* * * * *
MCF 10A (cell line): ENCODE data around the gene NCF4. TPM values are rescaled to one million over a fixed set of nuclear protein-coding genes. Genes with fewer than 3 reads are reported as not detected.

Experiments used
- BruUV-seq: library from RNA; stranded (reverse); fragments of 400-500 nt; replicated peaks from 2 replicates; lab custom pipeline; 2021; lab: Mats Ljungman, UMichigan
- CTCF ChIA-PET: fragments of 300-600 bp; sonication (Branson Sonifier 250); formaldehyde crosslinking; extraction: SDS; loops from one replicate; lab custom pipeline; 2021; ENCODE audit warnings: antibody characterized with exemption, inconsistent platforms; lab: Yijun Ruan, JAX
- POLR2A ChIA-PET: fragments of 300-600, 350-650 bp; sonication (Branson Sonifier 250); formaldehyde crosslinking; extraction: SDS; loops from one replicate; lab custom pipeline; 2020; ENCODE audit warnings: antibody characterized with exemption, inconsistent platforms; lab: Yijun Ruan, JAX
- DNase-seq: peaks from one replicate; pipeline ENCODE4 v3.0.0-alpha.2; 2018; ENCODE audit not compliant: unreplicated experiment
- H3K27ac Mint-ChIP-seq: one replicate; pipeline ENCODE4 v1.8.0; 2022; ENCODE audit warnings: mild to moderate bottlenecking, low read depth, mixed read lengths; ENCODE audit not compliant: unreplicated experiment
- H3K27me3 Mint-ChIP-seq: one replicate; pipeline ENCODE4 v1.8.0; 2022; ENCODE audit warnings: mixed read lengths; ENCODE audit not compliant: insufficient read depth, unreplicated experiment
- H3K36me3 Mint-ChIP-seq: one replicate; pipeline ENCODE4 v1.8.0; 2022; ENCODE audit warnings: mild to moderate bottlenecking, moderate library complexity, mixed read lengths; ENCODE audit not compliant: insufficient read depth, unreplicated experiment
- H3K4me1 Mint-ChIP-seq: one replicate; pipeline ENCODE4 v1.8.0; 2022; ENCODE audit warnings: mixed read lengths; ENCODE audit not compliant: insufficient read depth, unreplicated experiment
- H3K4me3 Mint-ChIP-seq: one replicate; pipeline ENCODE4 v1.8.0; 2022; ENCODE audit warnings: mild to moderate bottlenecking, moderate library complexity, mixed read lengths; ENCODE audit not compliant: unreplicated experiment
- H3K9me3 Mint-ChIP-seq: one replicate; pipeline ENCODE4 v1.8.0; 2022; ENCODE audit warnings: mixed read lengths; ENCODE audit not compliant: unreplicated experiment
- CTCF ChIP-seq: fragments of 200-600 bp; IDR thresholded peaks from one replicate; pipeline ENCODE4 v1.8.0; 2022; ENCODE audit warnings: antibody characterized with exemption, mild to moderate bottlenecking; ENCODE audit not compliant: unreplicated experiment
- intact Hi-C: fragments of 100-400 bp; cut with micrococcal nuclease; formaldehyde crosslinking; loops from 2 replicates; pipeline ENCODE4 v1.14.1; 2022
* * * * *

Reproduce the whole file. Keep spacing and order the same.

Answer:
MCF 10A (cell line): ENCODE data around the gene NCF4. TPM values are rescaled to one million over a fixed set of nuclear protein-coding genes. Genes with fewer than 3 reads are reported as not detected.

Experiments used
- BruUV-seq: library from RNA; stranded (reverse); fragments of 400-500 nt; replicated peaks from 2 replicates; lab custom pipeline; 2021; lab: Mats Ljungman, UMichigan
- CTCF ChIA-PET: fragments of 300-600 bp; sonication (Branson Sonifier 250); formaldehyde crosslinking; extraction: SDS; loops from one replicate; lab custom pipeline; 2021; ENCODE audit warnings: antibody characterized with exemption, inconsistent platforms; lab: Yijun Ruan, JAX
- POLR2A ChIA-PET: fragments of 300-600, 350-650 bp; sonication (Branson Sonifier 250); formaldehyde crosslinking; extraction: SDS; loops from one replicate; lab custom pipeline; 2020; ENCODE audit warnings: antibody characterized with exemption, inconsistent platforms; lab: Yijun Ruan, JAX
- DNase-seq: peaks from one replicate; pipeline ENCODE4 v3.0.0-alpha.2; 2018; ENCODE audit not compliant: unreplicated experiment
- H3K27ac Mint-ChIP-seq: one replicate; pipeline ENCODE4 v1.8.0; 2022; ENCODE audit warnings: mild to moderate bottlenecking, low read depth, mixed read lengths; ENCODE audit not compliant: unreplicated experiment
- H3K27me3 Mint-ChIP-seq: one replicate; pipeline ENCODE4 v1.8.0; 2022; ENCODE audit warnings: mixed read lengths; ENCODE audit not compliant: insufficient read depth, unreplicated experiment
- H3K36me3 Mint-ChIP-seq: one replicate; pipeline ENCODE4 v1.8.0; 2022; ENCODE audit warnings: mild to moderate bottlenecking, moderate library complexity, mixed read lengths; ENCODE audit not compliant: insufficient read depth, unreplicated experiment
- H3K4me1 Mint-ChIP-seq: one replicate; pipeline ENCODE4 v1.8.0; 2022; ENCODE audit warnings: mixed read lengths; ENCODE audit not compliant: insufficient read depth, unreplicated experiment
- H3K4me3 Mint-ChIP-seq: one replicate; pipeline ENCODE4 v1.8.0; 2022; ENCODE audit warnings: mild to moderate bottlenecking, moderate library complexity, mixed read lengths; ENCODE audit not compliant: unreplicated experiment
- H3K9me3 Mint-ChIP-seq: one replicate; pipeline ENCODE4 v1.8.0; 2022; ENCODE audit warnings: mixed read lengths; ENCODE audit not compliant: unreplicated experiment
- CTCF ChIP-seq: fragments of 200-600 bp; IDR thresholded peaks from one replicate; pipeline ENCODE4 v1.8.0; 2022; ENCODE audit warnings: antibody characterized with exemption, mild to moderate bottlenecking; ENCODE audit not compliant: unreplicated experiment
- intact Hi-C: fragments of 100-400 bp; cut with micrococcal nuclease; formaldehyde crosslinking; loops from 2 replicates; pipeline ENCODE4 v1.14.1; 2022